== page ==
- European Union’s biggest countries join the list of states who have stopped the rollout of AstraZeneca
- France, Germany, and Italy joined the list over the fears of the blood clot
- The World Health Organisation claims the vaccine is safe to use
Some of the largest countries of the European Union – France, Germany and Italy – have joined the stream of the states which have decided to halt their rollouts of the AstraZeneca COVID-19 vaccine, on Monday, over the fear of blood clotting.
However, the World Health Organisation (WHO) and Europe’s medicines watchdog said that the vaccine was safe to use.
Both of these organisations are going to hold special meetings this week after a host of countries in the EU said that they will not continue using the AstraZeneca vaccine pending further review.
These latest suspensions come as major blows to the global immunisation campaign which the experts hope will help put an end on the pandemic which has already killed more than 26 lakh (2.6 million) people around the globe and completely destroyed the world economy.
3 of the largest countries of the EU – France, Germany and Italy – have all paused the rollouts as of Monday and have now been joined by out countries including Latvia, Portugal, Slovenia and Spain.
What makes the situation even more pressing is that the suspensions were not limited to Europe, as Indonesia also announced a delay on its rollout of the vaccine which is cheaper than its competitors and was billed as the vaccination of choice for poorer nations.
However, the World Health Organisation has insisted that the countries should not stop using the vaccine, and added that it had scheduled a meeting of its experts on Tuesday to discuss the safety of the vaccine.
Soumya Swaminatha, Chief Scientist at WHO, said, “We do not want people to panic and we would, for the time being, recommend that countries continue vaccinating with AstraZeneca”
She added, “So far, we do not find an association between these events and the vaccine,” referring to reports of blood clots from several countries.
The European Medicines Agency (EMA), which will be holding a special meeting on Thursday, reaffirmed the call from WHO for calm and said it was better to get the vaccine than not.
In a statement dated Monday, the agency said, “The benefits of the AstraZeneca vaccine in preventing Covid-19, with its associated risk of hospitalisation and death, outweigh the risks of side effects.”
The UK has already doled out more than 1.1 crore or 11 million doses of the AstraZeneca jab – more than the entire EU – apparently without major problems.
As policymakers struggled to manage the vaccine rollouts, Kaja Kallas, the Prime Minister of Estonia announced she had tested positive for the COVID-19 – underlining the continuing threat of the contagion.
She had tweeted that she would continue to work virtually and the government added that she had “a low fever but no other symptoms and is generally feeling well”.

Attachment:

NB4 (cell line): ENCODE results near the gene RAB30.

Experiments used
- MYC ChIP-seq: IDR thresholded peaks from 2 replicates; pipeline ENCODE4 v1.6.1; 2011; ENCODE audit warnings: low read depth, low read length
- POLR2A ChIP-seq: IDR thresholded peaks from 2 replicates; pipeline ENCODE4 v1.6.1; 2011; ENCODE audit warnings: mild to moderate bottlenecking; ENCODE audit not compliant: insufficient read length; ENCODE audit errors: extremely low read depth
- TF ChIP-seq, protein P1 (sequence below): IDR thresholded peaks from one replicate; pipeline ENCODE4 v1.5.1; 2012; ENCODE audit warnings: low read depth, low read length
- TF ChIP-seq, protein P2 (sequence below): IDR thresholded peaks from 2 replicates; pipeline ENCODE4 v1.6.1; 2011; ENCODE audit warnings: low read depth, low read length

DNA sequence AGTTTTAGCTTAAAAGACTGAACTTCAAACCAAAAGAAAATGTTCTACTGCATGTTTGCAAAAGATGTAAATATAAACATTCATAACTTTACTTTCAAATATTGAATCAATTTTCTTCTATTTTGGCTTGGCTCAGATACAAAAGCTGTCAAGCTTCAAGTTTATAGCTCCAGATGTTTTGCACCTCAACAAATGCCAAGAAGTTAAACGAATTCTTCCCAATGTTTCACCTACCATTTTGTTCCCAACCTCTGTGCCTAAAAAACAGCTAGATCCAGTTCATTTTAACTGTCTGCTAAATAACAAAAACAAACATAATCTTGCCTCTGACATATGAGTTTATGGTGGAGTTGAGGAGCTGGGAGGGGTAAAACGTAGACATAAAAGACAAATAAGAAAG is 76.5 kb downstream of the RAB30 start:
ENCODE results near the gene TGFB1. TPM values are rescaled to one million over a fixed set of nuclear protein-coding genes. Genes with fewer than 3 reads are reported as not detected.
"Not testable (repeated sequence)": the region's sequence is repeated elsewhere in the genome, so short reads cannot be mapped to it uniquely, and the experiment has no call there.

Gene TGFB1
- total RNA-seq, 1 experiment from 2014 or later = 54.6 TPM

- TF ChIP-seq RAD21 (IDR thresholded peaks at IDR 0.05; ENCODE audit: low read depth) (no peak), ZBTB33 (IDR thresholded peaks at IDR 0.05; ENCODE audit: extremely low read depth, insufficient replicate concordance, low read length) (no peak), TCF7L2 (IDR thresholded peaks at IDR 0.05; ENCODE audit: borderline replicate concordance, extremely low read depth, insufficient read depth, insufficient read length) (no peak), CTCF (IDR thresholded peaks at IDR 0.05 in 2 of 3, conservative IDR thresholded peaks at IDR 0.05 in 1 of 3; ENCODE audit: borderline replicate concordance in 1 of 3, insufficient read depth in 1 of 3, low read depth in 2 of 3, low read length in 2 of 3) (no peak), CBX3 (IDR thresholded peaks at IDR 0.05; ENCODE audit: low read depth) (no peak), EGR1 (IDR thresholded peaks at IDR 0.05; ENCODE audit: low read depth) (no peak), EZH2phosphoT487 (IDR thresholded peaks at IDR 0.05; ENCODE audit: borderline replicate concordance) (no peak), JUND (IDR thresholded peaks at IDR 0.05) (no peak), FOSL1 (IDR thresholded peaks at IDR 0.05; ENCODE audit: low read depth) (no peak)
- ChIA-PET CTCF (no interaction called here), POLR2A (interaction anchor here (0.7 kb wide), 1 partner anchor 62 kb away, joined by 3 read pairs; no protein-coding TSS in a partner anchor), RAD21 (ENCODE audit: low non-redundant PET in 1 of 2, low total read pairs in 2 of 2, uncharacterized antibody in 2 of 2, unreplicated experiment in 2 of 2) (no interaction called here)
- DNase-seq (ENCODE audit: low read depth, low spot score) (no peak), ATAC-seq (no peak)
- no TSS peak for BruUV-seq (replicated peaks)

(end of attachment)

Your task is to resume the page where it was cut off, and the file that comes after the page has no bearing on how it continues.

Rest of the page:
Another reminder came from Italy who said that the pandemic is far from being over – most of the country re-entered lockdown on Monday as schools, restaurants, shops and museums were closed.
The streets of central Rome were deserted on Monday morning and the businesses already battered by a year of anti-virus measures braced for another hit.
Carlo Lucia, a coffee shop owner in Rome, said, “I’m staying open because I’m selling cigarettes, otherwise it would not be worth it”.
“It’s just a waste of money.”
In the meantime, the doctors of the Intensive Care Units (ICUs) in Germany issued an urgent appeal for the new restrictions to avoid the 3rd wave as the British variant of COVID-19 takes hold there.
Over 350 million or 35 crore vaccines have already been administered around the globe, however, the poorer countries are still far behind.
Brazil, which has suffered one of the worst outbreaks of COVID-19 in the world, is now attempting to redress the balance and had announced that it will order over 138 million (13.8 crore) jabs, on Monday.
The EU has approved 4 vaccines as of now and has been monitoring several more, including the Sputnik V vaccine from Russia.
On Monday, the Russian developers said that they had reached production agreements in key European countries.
This news came as the WHO said it has raised close to $ 250 million in the past year from individual donors and companies towards battling the pandemic.
Tedros Adhanom Ghebreyesus, Director General at WHO said that the fund’s success proved “what we can accomplish together in times of need”.
After over a year when WHO declared Coronavirus a pandemic, a much-anticipated report on the origins of COVID-19 is expected to be released this week.
The report follows a mission to find facts of the international experts who were assembled by the WHO and travelled to Wuhan, China in January where the virus first emerged back in December 2019.
Peter Daszak, the British zoologist, who is a member of the team of experts visiting China, said, “Within the next few years, we’re going to have real significant data on where this came from and how it emerged”.